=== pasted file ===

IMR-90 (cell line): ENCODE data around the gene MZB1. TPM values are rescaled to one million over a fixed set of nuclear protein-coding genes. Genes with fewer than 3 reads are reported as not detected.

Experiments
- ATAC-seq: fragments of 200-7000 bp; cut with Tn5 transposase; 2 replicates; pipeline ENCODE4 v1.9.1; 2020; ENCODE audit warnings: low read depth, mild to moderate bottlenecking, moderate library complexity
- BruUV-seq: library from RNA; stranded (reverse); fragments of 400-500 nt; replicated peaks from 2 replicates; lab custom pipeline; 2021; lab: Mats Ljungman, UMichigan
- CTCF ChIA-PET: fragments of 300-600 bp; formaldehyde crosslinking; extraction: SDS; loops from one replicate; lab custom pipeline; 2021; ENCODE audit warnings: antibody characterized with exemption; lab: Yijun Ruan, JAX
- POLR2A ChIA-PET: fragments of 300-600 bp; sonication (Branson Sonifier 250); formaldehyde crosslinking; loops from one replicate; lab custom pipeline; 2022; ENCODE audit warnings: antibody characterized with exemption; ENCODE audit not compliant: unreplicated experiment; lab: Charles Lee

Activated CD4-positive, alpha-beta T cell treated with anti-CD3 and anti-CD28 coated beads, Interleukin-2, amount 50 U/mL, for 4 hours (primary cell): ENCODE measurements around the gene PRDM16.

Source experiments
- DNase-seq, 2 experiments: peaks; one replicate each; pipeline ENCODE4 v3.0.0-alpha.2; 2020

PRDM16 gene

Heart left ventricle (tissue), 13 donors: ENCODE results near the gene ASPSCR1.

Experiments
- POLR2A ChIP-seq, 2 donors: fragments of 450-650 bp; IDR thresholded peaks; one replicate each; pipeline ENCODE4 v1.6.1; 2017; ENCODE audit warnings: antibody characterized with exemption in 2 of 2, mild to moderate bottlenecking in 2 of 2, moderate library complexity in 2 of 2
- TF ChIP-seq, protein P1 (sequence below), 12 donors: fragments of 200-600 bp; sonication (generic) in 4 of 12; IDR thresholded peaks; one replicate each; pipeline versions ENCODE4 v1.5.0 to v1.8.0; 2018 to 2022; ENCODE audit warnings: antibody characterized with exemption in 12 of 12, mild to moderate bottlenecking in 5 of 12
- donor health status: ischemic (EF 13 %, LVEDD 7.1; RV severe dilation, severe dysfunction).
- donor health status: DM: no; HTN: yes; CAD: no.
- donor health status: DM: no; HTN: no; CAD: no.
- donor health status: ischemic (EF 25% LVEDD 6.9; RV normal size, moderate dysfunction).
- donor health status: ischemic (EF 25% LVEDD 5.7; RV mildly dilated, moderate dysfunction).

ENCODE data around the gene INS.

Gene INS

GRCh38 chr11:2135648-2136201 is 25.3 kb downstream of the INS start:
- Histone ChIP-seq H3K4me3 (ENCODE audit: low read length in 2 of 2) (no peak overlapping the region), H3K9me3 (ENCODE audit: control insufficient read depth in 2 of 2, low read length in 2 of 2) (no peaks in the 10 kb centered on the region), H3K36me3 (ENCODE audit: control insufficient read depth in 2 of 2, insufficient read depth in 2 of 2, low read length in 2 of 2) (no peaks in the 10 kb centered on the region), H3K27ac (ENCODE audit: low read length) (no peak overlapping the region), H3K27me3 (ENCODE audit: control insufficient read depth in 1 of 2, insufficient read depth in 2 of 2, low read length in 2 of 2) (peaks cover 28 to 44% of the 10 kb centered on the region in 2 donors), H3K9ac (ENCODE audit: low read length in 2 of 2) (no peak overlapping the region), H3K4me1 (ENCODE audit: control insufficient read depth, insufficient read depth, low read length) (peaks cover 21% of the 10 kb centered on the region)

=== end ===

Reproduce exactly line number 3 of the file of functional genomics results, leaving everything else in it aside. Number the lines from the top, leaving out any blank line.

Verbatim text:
- ATAC-seq: fragments of 200-7000 bp; cut with Tn5 transposase; 2 replicates; pipeline ENCODE4 v1.9.1; 2020; ENCODE audit warnings: low read depth, mild to moderate bottlenecking, moderate library complexity